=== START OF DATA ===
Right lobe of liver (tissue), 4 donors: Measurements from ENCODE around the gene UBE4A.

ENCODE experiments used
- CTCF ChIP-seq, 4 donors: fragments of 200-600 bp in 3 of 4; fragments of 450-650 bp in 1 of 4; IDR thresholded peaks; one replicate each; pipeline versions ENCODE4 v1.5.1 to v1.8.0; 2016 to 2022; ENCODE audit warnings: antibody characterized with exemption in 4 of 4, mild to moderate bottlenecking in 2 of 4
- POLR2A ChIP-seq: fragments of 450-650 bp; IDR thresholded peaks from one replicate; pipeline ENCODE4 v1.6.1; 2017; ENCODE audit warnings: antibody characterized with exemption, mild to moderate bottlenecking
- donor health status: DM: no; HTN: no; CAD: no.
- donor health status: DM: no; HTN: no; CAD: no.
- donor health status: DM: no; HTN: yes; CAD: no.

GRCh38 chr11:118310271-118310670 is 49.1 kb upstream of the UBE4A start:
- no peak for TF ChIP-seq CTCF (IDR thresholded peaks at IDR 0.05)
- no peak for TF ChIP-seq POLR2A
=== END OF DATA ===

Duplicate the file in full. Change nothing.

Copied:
Right lobe of liver (tissue), 4 donors: Measurements from ENCODE around the gene UBE4A.

ENCODE experiments used
- CTCF ChIP-seq, 4 donors: fragments of 200-600 bp in 3 of 4; fragments of 450-650 bp in 1 of 4; IDR thresholded peaks; one replicate each; pipeline versions ENCODE4 v1.5.1 to v1.8.0; 2016 to 2022; ENCODE audit warnings: antibody characterized with exemption in 4 of 4, mild to moderate bottlenecking in 2 of 4
- POLR2A ChIP-seq: fragments of 450-650 bp; IDR thresholded peaks from one replicate; pipeline ENCODE4 v1.6.1; 2017; ENCODE audit warnings: antibody characterized with exemption, mild to moderate bottlenecking
- donor health status: DM: no; HTN: no; CAD: no.
- donor health status: DM: no; HTN: no; CAD: no.
- donor health status: DM: no; HTN: yes; CAD: no.

GRCh38 chr11:118310271-118310670 is 49.1 kb upstream of the UBE4A start:
- no peak for TF ChIP-seq CTCF (IDR thresholded peaks at IDR 0.05)
- no peak for TF ChIP-seq POLR2A